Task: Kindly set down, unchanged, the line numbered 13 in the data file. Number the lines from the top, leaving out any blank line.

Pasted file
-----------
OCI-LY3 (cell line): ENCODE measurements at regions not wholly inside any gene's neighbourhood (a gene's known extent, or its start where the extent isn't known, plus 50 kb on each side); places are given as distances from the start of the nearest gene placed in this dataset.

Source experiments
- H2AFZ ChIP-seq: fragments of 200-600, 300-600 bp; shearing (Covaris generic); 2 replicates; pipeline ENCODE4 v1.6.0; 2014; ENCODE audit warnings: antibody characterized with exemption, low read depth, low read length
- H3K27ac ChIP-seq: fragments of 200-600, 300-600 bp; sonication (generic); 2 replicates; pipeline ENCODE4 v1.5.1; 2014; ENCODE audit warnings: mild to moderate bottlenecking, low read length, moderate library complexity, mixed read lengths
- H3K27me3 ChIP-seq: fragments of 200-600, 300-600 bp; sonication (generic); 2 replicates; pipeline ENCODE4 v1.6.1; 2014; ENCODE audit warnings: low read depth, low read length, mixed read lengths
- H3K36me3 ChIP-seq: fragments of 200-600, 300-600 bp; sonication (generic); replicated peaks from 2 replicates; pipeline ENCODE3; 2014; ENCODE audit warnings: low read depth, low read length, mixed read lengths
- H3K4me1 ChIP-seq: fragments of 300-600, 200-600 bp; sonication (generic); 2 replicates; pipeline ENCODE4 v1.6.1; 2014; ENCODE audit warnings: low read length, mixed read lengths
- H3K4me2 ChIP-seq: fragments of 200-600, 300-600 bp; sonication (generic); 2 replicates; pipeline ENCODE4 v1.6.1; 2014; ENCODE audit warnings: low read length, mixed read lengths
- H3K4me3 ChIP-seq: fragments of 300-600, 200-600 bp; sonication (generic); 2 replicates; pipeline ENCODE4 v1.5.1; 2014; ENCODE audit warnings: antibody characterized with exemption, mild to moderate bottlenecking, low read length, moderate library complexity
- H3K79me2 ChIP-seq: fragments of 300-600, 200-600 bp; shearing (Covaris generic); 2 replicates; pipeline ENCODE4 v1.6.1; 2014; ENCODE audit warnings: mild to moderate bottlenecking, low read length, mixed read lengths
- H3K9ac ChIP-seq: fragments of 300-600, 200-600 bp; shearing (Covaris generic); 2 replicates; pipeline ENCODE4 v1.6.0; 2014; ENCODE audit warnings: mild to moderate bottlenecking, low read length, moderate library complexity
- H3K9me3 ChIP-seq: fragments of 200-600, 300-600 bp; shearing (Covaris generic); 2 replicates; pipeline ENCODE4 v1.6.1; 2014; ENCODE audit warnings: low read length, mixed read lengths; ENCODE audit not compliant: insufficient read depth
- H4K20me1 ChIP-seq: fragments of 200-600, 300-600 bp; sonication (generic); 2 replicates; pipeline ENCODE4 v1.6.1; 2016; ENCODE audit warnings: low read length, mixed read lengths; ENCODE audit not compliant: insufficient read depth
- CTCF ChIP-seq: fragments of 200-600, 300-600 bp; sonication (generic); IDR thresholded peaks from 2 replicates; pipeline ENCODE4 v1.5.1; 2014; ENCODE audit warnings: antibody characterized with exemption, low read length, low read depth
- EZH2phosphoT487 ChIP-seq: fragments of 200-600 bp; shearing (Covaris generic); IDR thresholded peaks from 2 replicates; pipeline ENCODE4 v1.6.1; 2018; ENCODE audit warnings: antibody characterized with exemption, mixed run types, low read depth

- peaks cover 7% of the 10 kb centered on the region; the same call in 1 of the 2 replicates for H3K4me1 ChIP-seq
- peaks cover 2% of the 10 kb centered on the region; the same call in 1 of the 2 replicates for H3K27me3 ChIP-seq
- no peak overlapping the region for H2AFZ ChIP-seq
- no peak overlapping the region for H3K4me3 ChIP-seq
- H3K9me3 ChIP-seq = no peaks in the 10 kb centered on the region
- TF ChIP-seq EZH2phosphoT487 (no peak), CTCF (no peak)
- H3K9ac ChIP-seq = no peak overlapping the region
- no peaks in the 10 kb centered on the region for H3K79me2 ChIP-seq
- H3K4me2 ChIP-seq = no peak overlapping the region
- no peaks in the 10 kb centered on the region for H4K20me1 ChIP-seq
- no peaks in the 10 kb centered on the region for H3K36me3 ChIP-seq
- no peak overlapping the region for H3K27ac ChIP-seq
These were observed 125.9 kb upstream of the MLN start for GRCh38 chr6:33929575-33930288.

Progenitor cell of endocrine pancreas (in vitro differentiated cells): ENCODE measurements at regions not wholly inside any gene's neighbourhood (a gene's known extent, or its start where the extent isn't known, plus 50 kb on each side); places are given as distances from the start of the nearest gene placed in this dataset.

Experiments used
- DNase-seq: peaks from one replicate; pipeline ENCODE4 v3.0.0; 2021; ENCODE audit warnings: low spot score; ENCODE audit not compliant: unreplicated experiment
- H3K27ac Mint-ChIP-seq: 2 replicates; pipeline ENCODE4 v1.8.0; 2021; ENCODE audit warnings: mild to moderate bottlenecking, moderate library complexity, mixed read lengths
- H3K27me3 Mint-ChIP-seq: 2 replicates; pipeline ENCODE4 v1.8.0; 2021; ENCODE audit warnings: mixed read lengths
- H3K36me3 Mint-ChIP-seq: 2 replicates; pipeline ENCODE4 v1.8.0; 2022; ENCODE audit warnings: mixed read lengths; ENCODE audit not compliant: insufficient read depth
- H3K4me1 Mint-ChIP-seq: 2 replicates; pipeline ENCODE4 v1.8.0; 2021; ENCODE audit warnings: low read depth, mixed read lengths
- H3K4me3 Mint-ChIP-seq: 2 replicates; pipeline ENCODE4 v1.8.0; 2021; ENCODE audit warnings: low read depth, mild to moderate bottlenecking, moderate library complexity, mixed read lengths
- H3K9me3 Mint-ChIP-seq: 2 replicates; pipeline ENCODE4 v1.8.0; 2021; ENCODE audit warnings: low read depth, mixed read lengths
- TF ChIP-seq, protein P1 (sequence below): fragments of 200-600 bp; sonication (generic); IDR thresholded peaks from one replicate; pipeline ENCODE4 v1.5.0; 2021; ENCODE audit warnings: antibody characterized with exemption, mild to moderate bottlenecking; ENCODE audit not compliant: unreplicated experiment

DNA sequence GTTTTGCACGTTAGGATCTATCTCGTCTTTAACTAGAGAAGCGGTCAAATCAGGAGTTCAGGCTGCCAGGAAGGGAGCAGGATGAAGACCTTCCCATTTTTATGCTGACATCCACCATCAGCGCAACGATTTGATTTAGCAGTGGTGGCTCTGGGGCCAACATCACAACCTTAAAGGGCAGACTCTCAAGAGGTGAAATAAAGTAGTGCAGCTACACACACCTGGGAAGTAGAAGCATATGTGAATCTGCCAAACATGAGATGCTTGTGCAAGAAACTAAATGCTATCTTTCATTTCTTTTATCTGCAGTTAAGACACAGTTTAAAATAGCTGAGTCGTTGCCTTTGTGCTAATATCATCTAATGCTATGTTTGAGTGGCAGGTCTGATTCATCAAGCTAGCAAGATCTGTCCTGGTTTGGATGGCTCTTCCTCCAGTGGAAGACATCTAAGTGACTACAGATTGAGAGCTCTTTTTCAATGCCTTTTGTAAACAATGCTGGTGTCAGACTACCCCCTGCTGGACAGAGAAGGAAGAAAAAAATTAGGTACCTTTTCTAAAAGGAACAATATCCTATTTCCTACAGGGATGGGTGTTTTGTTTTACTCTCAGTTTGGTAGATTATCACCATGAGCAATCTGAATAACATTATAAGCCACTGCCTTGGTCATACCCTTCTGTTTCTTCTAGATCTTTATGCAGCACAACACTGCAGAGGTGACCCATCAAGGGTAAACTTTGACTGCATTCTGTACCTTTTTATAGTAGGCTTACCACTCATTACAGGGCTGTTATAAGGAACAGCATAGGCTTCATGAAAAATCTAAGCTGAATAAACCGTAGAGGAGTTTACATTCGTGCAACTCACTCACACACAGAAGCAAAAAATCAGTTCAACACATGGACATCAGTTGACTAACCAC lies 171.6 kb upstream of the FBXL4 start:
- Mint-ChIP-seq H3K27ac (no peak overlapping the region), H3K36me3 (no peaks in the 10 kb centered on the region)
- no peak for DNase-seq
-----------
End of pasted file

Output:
- H4K20me1 ChIP-seq: fragments of 200-600, 300-600 bp; sonication (generic); 2 replicates; pipeline ENCODE4 v1.6.1; 2016; ENCODE audit warnings: low read length, mixed read lengths; ENCODE audit not compliant: insufficient read depth